Flame Retardant Bills are on fire-pun intended!
As the summer kicked off in June and many went on vacation, the Joint Committee on Public Health was hard at work setting up hearings and listening to testimony. This legislative session has started with a lot of hope for the Children and Firefighters Protection Act; it passed the Senate unanimously last session and Clean Water Action and allies are determined to see it pass both the Senate and the House this time around.
The Children and Firefighters Protection Acts were heard by the Public Health Committee early on in the committee’s 8 month stretch of scheduled hearings. On June 6th the Committee heard Senator Cynthia Stone Creem’s version of the bill (S.1175) and on June 27th, Representative Marjorie Decker’s version (H.1245). During the first hearing, after a couple of hours went by, it was finally my team’s turn to testify, but not before the chemical industry had its say. The statements from the chemical industry lobbyists (including one man who introduced himself as Dr. Mark Blaise - pronounced "Blaze" - so when he introduced himself it raised some eyebrows, talk about matching the name with the profession!) were not new nor or surprising; they were the usual misleading statements that we’ve heard in state after state for years:
- “Flame retardants are needed to help stop and/or subdue fires from starting or spreading.” (Not true! Furniture and children’s products can be made equally fire safe with less flammable materials and many companies are doing it!)
- “You can’t single out that flame retardants are the only chemical causing harm to fire fighters and others because all fires have an array of toxic chemicals in them.” (We couldn’t agree more! let’s start with flame retardants and then get rid of all the other toxic chemicals too.)
Clean Water Action teamed up with partners in the Alliance for a Healthy Tomorrow and other allies to rebut these arguments and make the case for getting ride of toxic flame retardants. In addition to me, others who testified that day included the Silent Spring Institute, the Mass Breast Cancer Coalition, MassCOSH, MASSPIRG, a concerned mother and volunteer, the Professional Fire Fighters of Massachusetts. We showed support for this bill because:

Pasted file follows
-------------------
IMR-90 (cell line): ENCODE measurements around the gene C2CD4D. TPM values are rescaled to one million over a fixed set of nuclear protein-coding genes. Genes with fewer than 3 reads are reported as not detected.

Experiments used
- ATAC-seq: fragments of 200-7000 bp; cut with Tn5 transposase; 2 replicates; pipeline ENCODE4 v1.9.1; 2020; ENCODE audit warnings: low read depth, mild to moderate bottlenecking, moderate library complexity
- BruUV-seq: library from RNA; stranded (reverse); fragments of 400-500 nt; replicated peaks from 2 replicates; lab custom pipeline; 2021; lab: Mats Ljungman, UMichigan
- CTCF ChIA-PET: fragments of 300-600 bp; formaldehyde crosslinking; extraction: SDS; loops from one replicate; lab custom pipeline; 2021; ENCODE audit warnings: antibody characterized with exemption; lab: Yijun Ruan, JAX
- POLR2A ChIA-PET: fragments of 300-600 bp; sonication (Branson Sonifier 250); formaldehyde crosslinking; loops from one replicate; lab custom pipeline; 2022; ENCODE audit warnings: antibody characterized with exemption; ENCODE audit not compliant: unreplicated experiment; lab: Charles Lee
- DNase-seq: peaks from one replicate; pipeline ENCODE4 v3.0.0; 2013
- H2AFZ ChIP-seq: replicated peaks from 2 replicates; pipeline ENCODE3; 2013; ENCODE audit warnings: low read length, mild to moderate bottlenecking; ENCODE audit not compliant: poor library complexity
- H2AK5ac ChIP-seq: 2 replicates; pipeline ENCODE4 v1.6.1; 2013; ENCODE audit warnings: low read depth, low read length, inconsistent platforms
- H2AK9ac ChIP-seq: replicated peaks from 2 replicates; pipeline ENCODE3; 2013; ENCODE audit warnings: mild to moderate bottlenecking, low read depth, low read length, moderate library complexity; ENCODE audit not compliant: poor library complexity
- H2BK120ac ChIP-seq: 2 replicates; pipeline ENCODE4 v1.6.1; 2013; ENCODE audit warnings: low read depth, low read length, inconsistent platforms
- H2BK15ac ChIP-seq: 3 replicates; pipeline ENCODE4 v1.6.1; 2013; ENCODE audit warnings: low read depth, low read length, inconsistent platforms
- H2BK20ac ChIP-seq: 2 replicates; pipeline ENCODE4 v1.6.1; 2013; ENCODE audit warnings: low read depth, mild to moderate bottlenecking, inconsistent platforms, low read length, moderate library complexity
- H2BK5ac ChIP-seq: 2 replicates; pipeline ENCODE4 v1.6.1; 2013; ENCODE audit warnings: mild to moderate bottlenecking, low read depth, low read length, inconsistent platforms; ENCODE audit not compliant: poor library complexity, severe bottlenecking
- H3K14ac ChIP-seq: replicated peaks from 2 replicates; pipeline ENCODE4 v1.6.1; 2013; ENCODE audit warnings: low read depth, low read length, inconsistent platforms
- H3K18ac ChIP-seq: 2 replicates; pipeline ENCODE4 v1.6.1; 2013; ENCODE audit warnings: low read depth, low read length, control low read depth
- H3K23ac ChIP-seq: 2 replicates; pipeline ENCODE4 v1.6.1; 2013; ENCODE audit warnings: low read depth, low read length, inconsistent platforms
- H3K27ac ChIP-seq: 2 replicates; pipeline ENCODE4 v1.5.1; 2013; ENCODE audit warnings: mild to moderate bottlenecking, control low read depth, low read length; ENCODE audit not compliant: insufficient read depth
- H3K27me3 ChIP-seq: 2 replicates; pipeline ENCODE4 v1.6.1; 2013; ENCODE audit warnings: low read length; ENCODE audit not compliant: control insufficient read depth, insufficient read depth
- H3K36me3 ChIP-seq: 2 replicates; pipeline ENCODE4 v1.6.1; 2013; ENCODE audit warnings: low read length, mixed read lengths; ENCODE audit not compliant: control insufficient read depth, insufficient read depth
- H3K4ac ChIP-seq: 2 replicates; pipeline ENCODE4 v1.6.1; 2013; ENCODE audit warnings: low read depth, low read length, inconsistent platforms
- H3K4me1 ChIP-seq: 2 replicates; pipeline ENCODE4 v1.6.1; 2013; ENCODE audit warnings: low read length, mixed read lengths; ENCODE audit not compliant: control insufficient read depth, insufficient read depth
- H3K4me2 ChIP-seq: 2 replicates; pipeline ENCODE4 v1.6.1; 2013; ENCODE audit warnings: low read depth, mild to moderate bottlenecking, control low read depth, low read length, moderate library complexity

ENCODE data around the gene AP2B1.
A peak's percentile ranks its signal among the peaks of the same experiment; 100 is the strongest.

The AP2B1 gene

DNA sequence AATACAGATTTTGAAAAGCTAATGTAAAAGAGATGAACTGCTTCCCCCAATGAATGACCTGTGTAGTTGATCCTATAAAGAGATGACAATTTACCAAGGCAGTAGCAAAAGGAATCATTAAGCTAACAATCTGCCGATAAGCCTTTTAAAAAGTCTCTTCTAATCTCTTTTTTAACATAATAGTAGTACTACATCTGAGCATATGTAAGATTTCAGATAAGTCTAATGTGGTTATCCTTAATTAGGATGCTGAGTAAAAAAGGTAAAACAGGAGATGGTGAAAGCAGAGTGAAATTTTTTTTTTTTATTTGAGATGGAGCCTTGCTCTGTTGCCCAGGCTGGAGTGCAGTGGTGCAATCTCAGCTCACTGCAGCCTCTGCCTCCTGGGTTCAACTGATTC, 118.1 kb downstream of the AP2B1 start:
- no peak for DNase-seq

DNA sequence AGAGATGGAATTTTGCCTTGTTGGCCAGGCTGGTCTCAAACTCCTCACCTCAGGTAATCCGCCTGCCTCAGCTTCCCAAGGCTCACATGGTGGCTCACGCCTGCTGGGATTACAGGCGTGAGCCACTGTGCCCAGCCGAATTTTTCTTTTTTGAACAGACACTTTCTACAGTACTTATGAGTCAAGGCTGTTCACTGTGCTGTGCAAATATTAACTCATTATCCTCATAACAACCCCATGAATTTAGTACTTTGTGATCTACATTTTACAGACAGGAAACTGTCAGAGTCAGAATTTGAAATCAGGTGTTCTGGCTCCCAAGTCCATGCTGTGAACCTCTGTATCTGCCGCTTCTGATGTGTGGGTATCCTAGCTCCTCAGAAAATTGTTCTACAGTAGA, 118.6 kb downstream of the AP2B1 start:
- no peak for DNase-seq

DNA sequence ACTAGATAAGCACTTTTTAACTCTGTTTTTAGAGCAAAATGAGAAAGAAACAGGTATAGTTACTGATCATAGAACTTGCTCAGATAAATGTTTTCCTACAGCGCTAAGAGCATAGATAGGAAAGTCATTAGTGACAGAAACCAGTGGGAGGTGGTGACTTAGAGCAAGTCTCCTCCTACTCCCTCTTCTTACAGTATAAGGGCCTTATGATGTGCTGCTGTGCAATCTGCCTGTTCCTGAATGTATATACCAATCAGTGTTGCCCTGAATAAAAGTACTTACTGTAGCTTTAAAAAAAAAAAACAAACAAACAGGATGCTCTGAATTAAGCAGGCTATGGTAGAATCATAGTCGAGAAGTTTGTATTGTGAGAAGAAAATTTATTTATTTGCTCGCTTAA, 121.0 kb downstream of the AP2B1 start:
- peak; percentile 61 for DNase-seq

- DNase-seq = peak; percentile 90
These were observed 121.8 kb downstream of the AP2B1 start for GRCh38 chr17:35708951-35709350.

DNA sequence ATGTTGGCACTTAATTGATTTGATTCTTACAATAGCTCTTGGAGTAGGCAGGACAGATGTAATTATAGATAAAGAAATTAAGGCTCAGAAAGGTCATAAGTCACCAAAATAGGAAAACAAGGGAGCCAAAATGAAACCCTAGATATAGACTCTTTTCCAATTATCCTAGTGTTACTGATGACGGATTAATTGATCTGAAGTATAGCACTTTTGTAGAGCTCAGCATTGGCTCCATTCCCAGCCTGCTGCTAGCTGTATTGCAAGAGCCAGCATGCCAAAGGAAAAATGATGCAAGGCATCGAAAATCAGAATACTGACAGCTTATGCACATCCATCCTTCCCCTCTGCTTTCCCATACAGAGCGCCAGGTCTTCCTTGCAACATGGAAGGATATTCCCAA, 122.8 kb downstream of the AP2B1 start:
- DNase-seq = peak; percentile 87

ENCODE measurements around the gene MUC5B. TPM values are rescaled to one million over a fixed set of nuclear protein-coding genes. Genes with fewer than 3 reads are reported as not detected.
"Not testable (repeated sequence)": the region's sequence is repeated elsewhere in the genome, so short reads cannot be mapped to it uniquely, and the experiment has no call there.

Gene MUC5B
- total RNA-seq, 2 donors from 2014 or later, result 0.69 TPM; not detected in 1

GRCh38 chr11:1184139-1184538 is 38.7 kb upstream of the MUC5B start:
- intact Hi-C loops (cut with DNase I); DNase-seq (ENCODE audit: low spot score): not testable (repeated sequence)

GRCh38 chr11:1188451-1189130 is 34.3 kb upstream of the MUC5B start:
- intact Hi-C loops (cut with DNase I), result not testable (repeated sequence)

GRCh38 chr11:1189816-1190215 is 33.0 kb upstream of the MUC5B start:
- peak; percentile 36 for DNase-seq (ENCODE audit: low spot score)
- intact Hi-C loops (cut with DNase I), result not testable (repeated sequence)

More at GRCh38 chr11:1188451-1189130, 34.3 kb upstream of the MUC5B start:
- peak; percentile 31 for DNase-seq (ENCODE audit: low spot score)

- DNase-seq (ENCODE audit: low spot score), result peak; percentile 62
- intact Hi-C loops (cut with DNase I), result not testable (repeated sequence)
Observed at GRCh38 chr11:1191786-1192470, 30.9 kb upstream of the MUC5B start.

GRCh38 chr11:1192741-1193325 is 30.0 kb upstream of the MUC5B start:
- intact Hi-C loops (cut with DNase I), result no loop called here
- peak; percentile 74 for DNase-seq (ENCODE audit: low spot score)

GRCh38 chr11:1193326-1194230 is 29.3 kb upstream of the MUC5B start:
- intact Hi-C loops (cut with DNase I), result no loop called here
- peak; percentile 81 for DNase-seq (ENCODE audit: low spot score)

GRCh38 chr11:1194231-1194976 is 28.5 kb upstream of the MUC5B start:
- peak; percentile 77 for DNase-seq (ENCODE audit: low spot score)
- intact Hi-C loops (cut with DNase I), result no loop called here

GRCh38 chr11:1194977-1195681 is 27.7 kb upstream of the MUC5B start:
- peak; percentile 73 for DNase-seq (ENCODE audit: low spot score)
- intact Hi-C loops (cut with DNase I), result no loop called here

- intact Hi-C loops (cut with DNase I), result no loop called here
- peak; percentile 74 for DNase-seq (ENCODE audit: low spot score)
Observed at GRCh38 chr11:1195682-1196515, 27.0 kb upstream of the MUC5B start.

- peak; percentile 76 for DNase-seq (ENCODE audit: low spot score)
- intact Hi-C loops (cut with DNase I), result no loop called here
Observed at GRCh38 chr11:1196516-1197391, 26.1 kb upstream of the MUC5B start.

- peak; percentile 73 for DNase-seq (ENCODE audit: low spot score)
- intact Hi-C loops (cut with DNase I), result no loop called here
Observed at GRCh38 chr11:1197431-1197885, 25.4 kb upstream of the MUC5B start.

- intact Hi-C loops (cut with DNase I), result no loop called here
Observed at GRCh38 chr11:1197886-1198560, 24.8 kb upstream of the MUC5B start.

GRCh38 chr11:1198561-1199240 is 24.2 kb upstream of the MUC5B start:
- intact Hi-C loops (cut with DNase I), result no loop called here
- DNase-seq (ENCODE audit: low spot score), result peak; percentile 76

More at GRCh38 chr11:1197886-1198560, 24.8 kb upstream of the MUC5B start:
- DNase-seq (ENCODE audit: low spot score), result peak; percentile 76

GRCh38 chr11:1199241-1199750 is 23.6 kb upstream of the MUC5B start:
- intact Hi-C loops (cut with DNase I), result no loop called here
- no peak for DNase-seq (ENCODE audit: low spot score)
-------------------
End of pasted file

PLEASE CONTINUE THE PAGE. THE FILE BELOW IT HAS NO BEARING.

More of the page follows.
- “Toddlers, infants and firefighters are at higher risk of toxic flame retardant exposure.” - Kathryn Rodger, Silent Spring Institute
- These are “10 chemicals that we absolutely know are carcinogenic. We have the opportunity to protect those affected and continue leading the way.” - Representative Marjorie Decker
- “We learned from late Sen. Donnelly the dangers of being a firefighter.” - Senator Cynthia Creem
- “We are misled about how to make our homes safe. We need to join California; we used to be the firsts, let’s not be last.” - Senator Cynthia Creem
- “196 fire fighters have dies across the US this past year; 153 of those deaths were caused by cancer... Cancer is the largest health related issue for fire fighters.” - Paul Jacques, Professional Firefighter of Massachusetts
During the hearing on June 27th I reiterated the important reasons why Representative Decker’s bill should also be given a favorable report and passed into law. The American Chemistry Council (ACC) again gave testimony full of misinformation, which was expertly rebutted by Alliance for a Healthy Tomorrow Governing Board member Janet Domenitz from MASSPIRG. The Professional Fire Fighters of Massachusetts testified in support as well.
Overall, Clean Water Action and allies made a strong case for the Children and Firefighters Protection Act, and we’re well poised to move the bill towards the finish line as soon as the Public Health Committee gives it a favorable report. Take action today and urge your state representative to support a ban on toxic flame retardants in Massachusetts!